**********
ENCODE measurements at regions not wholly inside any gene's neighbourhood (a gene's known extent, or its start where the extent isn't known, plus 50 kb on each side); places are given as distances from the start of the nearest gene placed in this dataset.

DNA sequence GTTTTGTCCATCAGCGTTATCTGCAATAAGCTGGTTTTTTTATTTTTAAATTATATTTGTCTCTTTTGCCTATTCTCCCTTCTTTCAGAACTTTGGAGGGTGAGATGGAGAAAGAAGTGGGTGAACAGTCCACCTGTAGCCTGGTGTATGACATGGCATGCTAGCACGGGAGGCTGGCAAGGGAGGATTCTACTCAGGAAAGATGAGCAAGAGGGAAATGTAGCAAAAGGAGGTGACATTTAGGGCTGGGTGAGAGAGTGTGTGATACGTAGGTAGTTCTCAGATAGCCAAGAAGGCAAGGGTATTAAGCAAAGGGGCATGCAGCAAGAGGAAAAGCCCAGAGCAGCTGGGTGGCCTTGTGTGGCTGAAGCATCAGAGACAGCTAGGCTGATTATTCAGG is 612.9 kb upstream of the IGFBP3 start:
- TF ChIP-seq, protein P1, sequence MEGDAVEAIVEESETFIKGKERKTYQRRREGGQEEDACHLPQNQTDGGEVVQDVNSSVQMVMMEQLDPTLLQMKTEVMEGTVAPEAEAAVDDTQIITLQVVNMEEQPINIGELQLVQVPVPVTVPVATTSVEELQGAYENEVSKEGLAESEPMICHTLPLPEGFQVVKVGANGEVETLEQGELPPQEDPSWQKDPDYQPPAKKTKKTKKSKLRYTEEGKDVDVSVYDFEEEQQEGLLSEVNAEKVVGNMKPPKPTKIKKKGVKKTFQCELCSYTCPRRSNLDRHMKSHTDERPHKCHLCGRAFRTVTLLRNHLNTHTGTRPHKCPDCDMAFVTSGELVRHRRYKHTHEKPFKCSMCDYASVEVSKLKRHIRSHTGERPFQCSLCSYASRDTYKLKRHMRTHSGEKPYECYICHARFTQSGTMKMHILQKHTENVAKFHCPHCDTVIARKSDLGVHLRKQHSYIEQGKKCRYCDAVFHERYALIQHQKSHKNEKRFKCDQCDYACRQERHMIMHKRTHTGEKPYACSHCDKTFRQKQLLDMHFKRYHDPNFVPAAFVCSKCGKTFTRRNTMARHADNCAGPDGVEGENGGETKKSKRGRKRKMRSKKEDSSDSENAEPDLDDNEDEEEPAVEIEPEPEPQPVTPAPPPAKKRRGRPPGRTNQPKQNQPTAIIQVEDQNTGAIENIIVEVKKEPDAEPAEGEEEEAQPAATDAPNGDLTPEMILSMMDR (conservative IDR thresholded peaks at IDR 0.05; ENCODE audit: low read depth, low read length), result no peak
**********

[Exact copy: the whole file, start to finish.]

ENCODE measurements at regions not wholly inside any gene's neighbourhood (a gene's known extent, or its start where the extent isn't known, plus 50 kb on each side); places are given as distances from the start of the nearest gene placed in this dataset.

DNA sequence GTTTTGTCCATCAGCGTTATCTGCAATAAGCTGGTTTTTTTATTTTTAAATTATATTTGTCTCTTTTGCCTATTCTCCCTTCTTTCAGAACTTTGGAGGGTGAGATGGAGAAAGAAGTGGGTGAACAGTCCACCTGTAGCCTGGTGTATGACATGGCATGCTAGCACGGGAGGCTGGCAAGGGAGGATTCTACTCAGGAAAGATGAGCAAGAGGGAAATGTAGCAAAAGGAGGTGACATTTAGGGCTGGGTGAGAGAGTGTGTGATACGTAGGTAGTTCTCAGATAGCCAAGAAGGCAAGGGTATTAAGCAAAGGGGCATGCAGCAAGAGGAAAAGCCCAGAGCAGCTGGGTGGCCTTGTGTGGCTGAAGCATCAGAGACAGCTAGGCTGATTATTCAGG is 612.9 kb upstream of the IGFBP3 start:
- TF ChIP-seq, protein P1, sequence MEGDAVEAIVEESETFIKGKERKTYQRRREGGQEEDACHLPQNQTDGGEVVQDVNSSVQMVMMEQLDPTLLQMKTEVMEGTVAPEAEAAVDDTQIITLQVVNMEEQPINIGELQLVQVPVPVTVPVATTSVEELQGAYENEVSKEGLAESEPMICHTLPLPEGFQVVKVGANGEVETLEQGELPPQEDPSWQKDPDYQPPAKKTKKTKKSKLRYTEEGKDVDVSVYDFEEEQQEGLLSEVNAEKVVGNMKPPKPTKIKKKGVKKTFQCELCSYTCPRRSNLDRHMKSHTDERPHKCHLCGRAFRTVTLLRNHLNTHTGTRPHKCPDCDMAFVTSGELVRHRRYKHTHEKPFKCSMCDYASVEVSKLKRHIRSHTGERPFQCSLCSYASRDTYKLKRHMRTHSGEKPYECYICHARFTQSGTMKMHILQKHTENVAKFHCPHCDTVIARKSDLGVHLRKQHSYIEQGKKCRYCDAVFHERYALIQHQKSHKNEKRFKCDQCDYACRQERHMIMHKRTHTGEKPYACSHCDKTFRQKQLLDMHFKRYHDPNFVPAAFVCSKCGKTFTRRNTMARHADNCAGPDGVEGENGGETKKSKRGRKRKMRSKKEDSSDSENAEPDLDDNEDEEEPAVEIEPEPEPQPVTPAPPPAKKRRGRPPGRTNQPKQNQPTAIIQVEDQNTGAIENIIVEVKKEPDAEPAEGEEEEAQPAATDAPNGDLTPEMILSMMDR (conservative IDR thresholded peaks at IDR 0.05; ENCODE audit: low read depth, low read length), result no peak